Groundnuts in Nigeria are grown in commercial quantities mostly for the extraction of their oil which is used in cooking, for biodiesel fuel, laxatives, dye, shampoo, insecticide, explosives and glue, the cake which is the by 

product of the oil extracted nut is used as an animal feed and also in the production of peanut flour.

Apart from extracting the oil content of the nuts, the nut is also commonly used as a snack and can be boiled, roasted, fried or crushed into candies, nkate cake, and kuli-kuli. Most times it is also used in place of Egusi to make a soup called “groundnut soup”, especially when dried and grounded.

Bekwarra local government is known to be the largest producer of groundnuts and indeed the best quality in Nigeria.

As part of the governor’s industrialization policy of one industry to a local government, taking advantage of the raw materials in Bekwarra, the construction of a vegetable oil processing factory is ongoing.

The vegetable oil plant which is located in Nyanya, Bekwarra Local Government area has an installed capacity of milling 12,000 litres per hour when completed.

With the abundance of the raw material in the area, the groundnut comes fresh from the farm, goes through a drying and deshelling process and further down to granulation and frying from where it goes through a pressing session to a refinery and finally it goes through the bottling line.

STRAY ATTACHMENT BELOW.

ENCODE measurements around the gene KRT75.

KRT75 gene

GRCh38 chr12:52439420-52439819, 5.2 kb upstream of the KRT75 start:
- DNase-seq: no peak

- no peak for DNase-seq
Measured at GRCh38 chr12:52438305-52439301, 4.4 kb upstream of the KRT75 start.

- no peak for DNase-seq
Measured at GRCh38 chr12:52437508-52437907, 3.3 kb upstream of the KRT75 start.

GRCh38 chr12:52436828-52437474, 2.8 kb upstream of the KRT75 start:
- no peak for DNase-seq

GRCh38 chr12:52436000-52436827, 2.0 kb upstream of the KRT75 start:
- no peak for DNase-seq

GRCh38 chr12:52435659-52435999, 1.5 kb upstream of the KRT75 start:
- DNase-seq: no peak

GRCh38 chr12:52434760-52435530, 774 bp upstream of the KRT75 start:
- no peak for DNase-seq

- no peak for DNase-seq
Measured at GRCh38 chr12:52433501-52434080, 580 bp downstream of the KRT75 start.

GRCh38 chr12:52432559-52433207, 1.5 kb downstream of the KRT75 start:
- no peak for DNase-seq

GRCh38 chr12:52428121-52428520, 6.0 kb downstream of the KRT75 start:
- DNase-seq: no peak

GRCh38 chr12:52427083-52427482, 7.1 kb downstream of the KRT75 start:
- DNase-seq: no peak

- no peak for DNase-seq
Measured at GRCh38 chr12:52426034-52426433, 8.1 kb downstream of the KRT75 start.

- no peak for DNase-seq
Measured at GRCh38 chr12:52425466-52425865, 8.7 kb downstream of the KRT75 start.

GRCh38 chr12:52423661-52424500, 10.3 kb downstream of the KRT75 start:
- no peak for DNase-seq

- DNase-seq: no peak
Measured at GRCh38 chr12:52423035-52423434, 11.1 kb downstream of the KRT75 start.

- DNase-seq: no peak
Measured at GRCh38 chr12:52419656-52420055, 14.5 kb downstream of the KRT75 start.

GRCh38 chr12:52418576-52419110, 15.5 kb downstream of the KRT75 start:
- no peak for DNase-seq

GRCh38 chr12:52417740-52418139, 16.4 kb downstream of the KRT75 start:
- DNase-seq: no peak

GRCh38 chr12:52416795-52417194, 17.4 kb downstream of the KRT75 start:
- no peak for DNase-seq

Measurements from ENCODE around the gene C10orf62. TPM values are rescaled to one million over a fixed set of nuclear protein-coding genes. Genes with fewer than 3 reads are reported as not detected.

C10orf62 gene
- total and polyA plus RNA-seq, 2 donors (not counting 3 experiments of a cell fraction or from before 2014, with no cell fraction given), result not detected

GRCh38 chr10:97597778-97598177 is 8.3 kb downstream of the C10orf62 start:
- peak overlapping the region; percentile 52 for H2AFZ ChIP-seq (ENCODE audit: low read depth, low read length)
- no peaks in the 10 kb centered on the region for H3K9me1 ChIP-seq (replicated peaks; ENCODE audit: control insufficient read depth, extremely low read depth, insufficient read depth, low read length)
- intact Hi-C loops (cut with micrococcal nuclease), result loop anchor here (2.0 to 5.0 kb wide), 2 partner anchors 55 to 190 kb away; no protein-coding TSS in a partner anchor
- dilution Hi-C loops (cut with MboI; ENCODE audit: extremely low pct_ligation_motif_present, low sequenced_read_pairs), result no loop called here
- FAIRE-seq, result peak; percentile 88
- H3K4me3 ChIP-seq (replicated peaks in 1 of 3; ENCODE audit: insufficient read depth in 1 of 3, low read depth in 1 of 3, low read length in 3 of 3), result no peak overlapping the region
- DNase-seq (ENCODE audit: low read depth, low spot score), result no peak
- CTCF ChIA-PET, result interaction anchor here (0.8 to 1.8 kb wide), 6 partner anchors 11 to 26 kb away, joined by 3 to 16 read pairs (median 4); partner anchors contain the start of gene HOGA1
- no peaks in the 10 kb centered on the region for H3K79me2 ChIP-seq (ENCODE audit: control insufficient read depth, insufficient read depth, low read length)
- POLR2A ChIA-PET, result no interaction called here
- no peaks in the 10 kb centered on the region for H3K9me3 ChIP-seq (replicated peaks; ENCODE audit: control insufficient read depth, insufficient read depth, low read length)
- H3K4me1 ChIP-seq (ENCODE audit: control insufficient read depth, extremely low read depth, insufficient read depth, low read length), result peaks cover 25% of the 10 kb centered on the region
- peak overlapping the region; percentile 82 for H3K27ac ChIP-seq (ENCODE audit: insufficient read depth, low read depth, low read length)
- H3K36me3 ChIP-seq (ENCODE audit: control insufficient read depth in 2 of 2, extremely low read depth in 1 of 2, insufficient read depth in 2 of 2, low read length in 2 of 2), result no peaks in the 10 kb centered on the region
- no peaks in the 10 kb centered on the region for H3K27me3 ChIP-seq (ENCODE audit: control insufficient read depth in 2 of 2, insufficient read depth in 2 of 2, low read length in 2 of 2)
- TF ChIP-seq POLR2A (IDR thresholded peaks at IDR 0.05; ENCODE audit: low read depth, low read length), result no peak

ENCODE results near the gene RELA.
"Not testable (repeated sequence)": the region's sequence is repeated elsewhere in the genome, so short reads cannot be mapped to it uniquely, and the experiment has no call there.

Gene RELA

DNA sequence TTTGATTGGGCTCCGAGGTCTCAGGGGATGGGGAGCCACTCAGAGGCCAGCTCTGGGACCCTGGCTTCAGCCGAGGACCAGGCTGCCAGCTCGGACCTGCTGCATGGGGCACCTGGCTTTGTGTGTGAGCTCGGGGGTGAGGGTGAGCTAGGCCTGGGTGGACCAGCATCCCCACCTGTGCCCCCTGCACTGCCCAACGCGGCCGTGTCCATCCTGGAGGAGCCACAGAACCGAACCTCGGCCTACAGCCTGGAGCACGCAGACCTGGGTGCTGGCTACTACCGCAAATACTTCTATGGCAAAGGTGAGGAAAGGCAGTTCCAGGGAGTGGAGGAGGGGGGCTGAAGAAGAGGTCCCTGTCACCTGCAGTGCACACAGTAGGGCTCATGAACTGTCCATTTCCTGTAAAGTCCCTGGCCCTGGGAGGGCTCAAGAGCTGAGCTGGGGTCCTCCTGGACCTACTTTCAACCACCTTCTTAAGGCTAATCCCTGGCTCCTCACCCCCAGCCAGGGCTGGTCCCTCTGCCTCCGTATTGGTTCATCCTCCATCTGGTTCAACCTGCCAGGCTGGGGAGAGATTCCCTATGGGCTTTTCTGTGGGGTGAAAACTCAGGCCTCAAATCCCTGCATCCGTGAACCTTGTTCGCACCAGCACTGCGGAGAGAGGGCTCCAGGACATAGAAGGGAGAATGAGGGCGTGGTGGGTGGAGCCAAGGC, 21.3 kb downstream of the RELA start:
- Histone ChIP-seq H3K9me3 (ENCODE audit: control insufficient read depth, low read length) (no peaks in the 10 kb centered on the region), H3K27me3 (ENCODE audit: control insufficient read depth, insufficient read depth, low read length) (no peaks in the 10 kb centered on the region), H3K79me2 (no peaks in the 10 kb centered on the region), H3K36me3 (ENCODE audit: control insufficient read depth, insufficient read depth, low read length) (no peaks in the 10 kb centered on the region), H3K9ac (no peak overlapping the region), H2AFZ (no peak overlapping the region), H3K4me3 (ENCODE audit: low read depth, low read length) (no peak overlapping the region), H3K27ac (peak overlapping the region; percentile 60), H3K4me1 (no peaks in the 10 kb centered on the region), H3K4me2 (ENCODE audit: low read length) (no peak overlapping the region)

The quality control session is designed with a support laboratory. There is a robotic component that does a systematic check on quality. When it comes to quality control, one such task for robots is automated inspection. Compared to manual inspection, automated quality control offers significant benefits including: Improved Product Quality and reduces cost (If your business relies on delivering high quality and reliable products, any defect could spell huge losses. The problem with manual inspections is that it’s prone to human errors)

Product quality constitutes an important factor in modern flexible manufacturing systems and unmanned or partially manned manufacturing systems, robot manipulated inspection, demands automated measuring and inspection systems in order to ensure product quality.

The factory which is 95% completed engaged over a hundred people working at the site, upon completion is expected to employ over 500 of Bekwarra sons and daughters.

Ultimately, by the time the factory begins production with all the automation put in place for precision in terms of quality, every other thing is semi mechanical to allow the input of human beings.

The groundnut oil processing factory will significantly alter the economic landscape of Bekwarra and indeed Cross River. It has the potentials of launching the state into a vegetable oil exporting state, apart from hugely meeting local consumption demands

By Nate Otaba and Eval Asikong

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Posted by on Nov 24 2022. Filed under Projects. You can follow any responses to this entry through the RSS 2.0. You can leave a response or trackback to this entry

1 Comment for “Cross River Industrial Revolution: Cross River Groundnut Oil Factory Bekwarra As Part Of Government Mediated Private Sector”

  1. Good work done. I appreciate you your Excellency Sir. With your industrial revolution in the state your people shall have something to fall upon.